It is easy to understand the patriotism of a Roman at the height of the Empire. The whole world admired its superior technology, discipline and order. Yet the patriotism that preceded the glory was what really changed the world. Just as it was the patriotism of soldiers and sailors from a small island state - a much-despised renegade in Europe - that built the greatest empire the world has seen.
Patriotism is most noticeable when a nation is great. Today the word reminds us of Americans, hand on heart, singing sentimentally before "Old Glory". But that is not when it is most important. At its best, it is the glue that holds a nation together. Nor is it a primitive question of blood and soil. Polish patriotism held the nation together even when the country itself ceased - for a while - to exist.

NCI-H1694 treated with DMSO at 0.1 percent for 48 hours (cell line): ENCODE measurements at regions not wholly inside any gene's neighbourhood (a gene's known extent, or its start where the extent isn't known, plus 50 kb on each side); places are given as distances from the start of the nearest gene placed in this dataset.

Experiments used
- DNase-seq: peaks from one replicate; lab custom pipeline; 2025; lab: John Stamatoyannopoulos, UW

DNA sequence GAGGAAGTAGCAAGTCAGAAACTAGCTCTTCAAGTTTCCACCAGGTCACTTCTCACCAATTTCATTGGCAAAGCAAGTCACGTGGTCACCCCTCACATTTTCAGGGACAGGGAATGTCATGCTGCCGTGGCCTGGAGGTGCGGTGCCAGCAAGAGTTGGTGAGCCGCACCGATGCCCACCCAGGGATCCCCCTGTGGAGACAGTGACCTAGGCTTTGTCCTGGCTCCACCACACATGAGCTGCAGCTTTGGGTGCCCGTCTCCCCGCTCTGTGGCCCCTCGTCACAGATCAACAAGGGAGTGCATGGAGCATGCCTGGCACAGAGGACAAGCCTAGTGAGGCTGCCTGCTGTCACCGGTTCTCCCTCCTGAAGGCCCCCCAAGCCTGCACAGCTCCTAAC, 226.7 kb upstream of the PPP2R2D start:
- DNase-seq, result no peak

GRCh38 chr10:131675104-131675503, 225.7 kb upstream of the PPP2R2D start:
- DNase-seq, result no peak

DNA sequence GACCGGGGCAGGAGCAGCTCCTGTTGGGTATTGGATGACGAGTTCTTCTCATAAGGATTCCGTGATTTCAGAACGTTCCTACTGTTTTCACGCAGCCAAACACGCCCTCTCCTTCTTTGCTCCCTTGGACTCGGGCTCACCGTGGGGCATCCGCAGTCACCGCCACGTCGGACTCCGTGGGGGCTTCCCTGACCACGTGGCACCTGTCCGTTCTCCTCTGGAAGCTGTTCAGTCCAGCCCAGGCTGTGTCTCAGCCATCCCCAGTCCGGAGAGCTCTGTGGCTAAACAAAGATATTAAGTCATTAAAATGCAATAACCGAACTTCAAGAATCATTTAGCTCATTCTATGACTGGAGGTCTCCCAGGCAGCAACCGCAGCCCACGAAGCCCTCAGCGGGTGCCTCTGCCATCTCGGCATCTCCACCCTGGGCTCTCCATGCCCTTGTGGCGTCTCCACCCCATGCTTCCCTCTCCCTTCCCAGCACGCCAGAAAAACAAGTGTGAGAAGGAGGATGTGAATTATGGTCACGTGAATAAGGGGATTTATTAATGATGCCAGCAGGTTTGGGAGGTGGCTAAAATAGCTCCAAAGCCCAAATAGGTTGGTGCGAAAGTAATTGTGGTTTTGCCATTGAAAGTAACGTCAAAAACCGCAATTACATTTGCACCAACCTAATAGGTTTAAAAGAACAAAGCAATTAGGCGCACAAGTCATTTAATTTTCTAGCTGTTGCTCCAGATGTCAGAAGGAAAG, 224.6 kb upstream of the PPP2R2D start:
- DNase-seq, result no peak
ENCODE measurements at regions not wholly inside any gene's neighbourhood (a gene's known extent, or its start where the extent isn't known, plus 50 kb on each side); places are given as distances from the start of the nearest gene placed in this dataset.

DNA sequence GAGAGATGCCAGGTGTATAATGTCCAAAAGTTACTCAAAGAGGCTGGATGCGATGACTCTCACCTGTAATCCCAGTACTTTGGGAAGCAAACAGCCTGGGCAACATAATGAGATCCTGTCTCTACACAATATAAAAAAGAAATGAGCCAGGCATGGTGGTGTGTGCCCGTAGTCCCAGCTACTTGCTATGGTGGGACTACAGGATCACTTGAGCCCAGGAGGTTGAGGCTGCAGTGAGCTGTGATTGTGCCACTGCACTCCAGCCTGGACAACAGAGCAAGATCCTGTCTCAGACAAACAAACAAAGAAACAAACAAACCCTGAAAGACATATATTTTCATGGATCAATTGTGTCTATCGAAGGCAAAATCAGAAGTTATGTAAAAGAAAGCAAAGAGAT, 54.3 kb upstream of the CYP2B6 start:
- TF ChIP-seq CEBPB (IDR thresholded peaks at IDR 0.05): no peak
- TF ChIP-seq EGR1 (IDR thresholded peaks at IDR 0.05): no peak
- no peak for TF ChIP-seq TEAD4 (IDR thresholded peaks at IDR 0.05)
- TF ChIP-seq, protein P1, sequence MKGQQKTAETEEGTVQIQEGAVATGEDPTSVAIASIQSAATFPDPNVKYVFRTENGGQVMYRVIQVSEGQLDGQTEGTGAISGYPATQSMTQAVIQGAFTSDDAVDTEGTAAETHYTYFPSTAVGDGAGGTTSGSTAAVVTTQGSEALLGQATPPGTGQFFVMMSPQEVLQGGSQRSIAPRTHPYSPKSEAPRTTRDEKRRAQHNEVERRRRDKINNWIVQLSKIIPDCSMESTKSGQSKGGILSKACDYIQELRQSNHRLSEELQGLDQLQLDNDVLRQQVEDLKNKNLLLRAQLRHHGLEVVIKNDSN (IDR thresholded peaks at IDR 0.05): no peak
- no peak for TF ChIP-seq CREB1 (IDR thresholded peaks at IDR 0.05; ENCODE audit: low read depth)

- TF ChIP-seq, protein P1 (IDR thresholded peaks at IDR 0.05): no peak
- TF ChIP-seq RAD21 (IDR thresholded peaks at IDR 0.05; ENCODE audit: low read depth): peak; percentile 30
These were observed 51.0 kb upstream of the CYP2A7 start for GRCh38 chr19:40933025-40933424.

A true football supporter trudges loyally to the match even when his team is on a decades-long losing streak. The belief that Liverpool fans have sustained for so long, for example, made this season possible. It is the patriot’s belief in his country's potential that keeps alive the possibility of its success. This may (like the faith of the football fan) be founded on past glories, but must not entirely depend on them. There would have been no past glories without preceding belief.
Nor is it a question of hatred of others. A German patriot and an English patriot can be friends, if each acknowledges the rationality of the other's belief in his country. You do not need to despise Goethe to love Shakespeare. You do not need to deny another's right to be proud of his country in order to be proud of your own. Patriotism is the national equivalent of self-esteem, and is just as much a prerequisite to (and no more a guarantee of) success.